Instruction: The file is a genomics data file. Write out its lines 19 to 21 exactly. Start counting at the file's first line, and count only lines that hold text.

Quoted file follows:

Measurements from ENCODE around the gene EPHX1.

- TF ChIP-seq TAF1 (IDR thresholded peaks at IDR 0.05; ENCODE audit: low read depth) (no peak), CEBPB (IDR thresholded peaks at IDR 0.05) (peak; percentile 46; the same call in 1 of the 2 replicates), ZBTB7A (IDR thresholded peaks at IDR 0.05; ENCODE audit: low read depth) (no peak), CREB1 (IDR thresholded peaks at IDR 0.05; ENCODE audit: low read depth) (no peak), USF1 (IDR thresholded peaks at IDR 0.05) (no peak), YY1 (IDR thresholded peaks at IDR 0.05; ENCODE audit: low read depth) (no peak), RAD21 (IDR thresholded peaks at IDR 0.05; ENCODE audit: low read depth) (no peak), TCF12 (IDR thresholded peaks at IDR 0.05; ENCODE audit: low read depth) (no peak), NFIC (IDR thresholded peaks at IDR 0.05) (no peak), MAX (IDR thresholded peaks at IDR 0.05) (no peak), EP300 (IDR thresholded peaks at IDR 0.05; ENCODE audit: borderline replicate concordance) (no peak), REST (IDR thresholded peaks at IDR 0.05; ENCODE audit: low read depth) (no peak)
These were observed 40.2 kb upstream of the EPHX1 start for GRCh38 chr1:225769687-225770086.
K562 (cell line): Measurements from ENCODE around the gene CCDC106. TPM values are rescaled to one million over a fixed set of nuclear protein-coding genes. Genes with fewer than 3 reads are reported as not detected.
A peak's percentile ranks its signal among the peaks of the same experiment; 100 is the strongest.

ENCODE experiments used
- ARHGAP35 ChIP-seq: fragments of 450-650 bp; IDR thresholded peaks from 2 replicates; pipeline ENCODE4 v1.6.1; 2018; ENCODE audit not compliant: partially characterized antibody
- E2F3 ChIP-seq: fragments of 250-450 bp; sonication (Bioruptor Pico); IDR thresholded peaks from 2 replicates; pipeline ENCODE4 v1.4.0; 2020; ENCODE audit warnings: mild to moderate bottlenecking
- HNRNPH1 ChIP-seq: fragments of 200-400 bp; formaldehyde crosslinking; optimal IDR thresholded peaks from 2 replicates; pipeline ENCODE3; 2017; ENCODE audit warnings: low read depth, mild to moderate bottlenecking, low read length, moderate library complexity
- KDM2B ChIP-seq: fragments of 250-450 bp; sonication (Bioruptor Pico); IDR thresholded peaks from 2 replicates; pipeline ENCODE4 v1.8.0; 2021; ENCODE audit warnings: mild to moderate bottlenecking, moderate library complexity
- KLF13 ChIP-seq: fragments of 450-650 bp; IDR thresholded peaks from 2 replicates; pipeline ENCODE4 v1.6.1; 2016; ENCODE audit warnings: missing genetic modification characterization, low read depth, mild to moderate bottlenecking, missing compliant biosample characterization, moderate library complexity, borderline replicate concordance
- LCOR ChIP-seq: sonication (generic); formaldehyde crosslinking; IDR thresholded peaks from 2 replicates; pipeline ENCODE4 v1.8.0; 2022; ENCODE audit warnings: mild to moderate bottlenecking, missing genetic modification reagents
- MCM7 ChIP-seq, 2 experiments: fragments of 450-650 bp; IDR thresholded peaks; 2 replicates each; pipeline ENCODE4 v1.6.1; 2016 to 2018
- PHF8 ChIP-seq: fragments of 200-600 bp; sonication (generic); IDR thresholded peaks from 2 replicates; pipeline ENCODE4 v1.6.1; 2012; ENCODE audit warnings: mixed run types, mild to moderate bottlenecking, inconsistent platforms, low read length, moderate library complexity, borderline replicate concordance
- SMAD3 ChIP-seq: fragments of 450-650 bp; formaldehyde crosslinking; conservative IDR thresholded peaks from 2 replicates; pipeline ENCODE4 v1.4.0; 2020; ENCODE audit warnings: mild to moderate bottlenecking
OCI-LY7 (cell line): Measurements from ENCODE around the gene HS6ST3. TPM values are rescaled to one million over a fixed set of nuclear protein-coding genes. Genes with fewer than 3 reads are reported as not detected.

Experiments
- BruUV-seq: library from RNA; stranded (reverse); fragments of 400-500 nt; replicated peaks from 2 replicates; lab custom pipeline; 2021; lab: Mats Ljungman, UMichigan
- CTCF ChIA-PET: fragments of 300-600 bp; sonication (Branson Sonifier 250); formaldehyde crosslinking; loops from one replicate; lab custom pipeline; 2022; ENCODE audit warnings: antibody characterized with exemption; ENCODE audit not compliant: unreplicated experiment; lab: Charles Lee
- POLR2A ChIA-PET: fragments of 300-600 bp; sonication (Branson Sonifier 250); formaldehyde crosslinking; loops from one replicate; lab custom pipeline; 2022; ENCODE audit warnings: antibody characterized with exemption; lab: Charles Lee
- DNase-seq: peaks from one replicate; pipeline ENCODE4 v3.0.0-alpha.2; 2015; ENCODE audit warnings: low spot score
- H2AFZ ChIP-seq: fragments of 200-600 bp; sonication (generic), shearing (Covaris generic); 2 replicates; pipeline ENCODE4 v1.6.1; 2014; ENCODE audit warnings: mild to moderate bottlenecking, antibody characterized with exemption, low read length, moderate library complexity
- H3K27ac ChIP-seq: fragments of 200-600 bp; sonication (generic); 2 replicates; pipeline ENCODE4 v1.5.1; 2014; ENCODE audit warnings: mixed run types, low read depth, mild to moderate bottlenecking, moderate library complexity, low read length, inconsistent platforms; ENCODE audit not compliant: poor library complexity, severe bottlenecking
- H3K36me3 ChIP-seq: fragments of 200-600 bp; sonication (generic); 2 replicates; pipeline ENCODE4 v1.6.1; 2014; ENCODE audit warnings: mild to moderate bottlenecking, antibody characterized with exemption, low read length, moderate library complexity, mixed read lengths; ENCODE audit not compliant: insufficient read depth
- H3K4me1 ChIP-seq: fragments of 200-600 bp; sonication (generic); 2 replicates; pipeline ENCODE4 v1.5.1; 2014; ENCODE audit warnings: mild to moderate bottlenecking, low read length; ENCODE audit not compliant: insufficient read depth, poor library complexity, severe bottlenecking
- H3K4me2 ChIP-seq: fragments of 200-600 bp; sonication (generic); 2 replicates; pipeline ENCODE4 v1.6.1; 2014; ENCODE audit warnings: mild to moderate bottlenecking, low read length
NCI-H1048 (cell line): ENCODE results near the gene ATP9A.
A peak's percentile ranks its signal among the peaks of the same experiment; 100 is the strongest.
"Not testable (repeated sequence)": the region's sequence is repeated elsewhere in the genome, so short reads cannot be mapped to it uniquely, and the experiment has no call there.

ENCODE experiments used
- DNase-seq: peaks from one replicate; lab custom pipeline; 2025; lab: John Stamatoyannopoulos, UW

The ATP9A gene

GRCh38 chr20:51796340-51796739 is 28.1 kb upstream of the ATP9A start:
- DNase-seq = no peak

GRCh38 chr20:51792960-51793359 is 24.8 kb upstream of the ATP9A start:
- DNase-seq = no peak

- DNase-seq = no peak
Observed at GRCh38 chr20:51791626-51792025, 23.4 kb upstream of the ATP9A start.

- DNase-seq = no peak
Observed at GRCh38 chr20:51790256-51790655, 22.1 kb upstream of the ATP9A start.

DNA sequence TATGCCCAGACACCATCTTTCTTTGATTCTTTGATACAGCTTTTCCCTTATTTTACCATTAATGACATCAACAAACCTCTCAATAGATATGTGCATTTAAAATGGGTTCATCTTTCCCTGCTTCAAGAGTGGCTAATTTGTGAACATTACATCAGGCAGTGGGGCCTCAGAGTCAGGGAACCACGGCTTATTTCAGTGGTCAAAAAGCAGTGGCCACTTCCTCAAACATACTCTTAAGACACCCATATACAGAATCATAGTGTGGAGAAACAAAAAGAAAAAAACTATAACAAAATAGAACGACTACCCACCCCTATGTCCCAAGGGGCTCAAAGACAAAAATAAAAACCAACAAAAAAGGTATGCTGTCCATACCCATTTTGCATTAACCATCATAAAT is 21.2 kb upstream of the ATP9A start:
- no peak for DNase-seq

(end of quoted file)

- CTCF ChIA-PET: fragments of 300-600 bp; sonication (Branson Sonifier 250); formaldehyde crosslinking; loops from one replicate; lab custom pipeline; 2022; ENCODE audit warnings: antibody characterized with exemption; ENCODE audit not compliant: unreplicated experiment; lab: Charles Lee
- POLR2A ChIA-PET: fragments of 300-600 bp; sonication (Branson Sonifier 250); formaldehyde crosslinking; loops from one replicate; lab custom pipeline; 2022; ENCODE audit warnings: antibody characterized with exemption; lab: Charles Lee
- DNase-seq: peaks from one replicate; pipeline ENCODE4 v3.0.0-alpha.2; 2015; ENCODE audit warnings: low spot score